I live in Colorado but I’m not a skier.

This takes some explaining when I first meet people.  I did not grow up in Colorado, and my family was not particularly athletic.  (Okay, my family was not the least bit athletic).  My first ski experience was as a teenage exchange student.  My host family took me skiing in France’s Massif Central range.  They stuck me on a pair of skis and let me loose on the bunny slope.  Honestly, it was one of the most humiliating experiences of my life.  I could not stay upright and spent most of the day on my derrière.  Not an unexpected result given that I had not taken a ski lesson.

Sadly, this experience has stayed with me over the past two decades and I had been reluctant to attempt downhill skiing again.  But in 2011 I resolved to be more adventurous, and when a group of colleagues invited me to take part in a ski weekend in what is essentially my backyard, I thought it would be a great time to write a new ski chapter.

Breckenridge is less than two hours from my home, an easy drive along U.S. Interstate 70.  When entering the town I was on high alert for the welcome sign, and I was not disappointed.

Northbound on Colorado 9

The sign is not unlike those in other mountain/rural/remote areas I have visited – wooden and rustic.  But the professional calligraphy gives it a refined and sophisticated feel.  Perhaps my only criticism of the sign is the fact that the elevation is not labeled – I know it’s 9,600 feet, but with so many international visitors the potential for confusion exists.

Just over 150 years old, Breckenridge was named after U.S. Vice President John Breckinridge.  Essentially it was a bribe – the goal of local leaders was to secure a post office, and it worked.  But the town’s pro-Union citizens soured two years later when Vice President Breckinridge sided with the Confederates and they changed the spelling – the first i was replaced with an e.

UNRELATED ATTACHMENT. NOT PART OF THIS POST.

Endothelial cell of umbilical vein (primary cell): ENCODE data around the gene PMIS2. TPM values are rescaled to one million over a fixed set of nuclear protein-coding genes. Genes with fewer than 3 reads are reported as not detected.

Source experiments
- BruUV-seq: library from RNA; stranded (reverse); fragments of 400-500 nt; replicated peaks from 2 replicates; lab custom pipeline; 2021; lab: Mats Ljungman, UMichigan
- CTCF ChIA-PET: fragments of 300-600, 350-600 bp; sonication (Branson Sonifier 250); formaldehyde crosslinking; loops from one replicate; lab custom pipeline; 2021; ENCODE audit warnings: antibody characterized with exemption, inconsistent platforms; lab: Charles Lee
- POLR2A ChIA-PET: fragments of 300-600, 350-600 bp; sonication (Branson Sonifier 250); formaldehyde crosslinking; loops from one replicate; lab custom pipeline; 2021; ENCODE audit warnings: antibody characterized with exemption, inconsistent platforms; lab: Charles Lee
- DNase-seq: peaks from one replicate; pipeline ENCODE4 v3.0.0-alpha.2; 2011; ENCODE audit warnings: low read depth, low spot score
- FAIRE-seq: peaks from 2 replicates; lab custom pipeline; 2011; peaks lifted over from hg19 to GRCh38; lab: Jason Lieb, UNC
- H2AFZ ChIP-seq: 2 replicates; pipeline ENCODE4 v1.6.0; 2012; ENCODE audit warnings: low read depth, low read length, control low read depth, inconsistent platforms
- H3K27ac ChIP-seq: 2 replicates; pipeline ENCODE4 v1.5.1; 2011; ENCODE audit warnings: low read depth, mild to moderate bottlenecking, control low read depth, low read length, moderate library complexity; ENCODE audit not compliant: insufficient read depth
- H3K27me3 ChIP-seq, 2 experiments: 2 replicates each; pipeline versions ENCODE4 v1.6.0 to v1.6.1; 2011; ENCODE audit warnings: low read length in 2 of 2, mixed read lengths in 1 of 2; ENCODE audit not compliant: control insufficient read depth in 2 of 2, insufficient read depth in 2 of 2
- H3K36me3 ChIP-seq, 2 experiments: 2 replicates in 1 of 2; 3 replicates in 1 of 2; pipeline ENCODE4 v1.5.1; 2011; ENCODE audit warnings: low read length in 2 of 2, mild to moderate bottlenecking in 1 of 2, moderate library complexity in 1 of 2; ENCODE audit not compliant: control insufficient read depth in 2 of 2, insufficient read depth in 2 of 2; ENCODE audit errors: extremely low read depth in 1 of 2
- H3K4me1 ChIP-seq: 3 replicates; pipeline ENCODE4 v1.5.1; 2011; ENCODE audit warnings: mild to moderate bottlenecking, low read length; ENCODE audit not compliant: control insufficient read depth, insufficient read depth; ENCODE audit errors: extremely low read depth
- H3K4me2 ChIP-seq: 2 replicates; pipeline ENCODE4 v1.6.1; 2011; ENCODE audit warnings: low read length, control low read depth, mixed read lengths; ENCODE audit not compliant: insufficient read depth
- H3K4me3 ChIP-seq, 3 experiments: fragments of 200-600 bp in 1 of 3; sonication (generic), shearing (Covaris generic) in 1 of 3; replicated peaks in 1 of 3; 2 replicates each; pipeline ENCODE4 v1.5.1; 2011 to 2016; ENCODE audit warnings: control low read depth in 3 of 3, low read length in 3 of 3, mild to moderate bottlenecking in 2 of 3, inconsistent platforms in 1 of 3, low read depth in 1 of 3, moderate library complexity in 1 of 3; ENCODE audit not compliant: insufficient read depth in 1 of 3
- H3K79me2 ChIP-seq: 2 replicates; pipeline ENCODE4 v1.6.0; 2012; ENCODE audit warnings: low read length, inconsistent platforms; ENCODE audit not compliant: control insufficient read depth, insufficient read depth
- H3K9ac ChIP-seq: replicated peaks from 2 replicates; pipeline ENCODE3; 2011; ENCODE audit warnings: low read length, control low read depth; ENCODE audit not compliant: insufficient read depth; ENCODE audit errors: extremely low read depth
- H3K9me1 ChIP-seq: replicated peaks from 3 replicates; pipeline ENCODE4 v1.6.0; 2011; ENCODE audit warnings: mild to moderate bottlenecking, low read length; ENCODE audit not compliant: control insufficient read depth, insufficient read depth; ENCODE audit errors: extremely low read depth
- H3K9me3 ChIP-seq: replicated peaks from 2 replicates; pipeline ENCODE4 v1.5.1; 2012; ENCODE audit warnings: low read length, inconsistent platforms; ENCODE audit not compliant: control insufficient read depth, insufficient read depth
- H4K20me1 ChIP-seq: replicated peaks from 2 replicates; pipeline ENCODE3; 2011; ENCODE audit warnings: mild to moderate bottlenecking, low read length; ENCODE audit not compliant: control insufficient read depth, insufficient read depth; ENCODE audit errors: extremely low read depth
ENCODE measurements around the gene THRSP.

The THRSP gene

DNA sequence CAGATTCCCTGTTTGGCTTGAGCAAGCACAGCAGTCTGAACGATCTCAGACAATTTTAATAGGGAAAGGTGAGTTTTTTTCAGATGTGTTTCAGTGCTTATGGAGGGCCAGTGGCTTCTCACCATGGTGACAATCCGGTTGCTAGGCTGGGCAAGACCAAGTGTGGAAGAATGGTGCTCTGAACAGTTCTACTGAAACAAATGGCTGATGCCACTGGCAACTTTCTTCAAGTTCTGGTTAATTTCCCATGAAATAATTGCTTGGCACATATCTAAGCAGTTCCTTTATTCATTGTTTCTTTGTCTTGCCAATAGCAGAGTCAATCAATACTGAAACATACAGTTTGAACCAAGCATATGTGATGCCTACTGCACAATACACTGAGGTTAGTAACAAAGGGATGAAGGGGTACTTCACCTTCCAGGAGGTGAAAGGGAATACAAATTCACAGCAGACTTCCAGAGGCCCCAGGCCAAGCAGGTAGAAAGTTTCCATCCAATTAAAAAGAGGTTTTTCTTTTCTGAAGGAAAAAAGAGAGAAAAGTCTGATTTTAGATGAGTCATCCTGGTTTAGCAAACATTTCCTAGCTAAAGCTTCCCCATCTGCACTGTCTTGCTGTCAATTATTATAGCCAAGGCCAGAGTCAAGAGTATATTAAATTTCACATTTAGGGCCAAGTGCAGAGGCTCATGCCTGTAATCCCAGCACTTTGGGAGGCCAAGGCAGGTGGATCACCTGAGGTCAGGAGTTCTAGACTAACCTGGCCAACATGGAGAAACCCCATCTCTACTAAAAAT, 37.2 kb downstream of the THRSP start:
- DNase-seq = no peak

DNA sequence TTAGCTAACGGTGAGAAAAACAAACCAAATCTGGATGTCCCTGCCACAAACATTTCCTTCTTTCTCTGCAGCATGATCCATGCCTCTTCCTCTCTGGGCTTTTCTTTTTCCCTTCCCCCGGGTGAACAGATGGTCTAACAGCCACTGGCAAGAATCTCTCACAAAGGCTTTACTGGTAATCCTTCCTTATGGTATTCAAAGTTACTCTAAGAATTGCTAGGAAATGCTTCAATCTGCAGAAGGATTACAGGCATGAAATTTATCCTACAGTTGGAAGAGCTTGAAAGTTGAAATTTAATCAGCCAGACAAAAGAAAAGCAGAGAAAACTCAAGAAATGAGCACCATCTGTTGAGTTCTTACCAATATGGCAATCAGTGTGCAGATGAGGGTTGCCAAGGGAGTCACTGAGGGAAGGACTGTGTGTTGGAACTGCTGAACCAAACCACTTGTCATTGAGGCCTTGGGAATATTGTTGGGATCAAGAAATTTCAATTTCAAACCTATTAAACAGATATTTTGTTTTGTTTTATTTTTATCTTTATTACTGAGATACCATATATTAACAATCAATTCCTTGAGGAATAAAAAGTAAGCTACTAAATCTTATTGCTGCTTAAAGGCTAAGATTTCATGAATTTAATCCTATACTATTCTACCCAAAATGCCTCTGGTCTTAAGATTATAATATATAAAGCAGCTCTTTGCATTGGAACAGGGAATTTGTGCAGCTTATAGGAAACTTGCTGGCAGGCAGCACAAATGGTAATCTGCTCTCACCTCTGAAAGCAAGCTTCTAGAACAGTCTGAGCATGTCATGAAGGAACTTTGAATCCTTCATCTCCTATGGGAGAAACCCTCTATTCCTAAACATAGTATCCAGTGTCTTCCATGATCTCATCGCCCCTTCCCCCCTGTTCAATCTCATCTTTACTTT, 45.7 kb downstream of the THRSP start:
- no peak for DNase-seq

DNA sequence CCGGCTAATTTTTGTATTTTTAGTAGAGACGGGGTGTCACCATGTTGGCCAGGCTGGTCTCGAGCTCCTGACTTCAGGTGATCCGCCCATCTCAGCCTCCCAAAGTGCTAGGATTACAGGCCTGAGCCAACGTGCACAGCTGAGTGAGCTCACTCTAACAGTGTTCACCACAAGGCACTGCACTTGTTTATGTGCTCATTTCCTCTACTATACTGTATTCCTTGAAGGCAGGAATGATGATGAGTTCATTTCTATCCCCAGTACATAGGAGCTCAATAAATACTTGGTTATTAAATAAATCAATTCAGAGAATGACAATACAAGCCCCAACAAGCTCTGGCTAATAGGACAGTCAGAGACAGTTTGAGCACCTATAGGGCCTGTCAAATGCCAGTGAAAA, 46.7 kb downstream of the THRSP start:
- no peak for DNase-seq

The town is home to less than 2,500 full-time year-round residents, but as one of the most popular ski resorts in the world, the population swells in the winter.  I was one of this year’s Spring Break skiers and the mountain was extremely busy when I visited in mid-March.  The weather was perfect – upper 30s (Farenheit) and sunny skies – and I was told the snow was perfect, too.

I’m happy to report that my second ski experience was a resounding success.  I learned to stand, stop and turn.  By the end of my full-day lesson, I could ski down a green run without a problem (although I still need to work on getting off the ski lift).  It has almost erased the memories of my first ski trip and I am confident that I will not wait another 20 years before taking to the slopes again!


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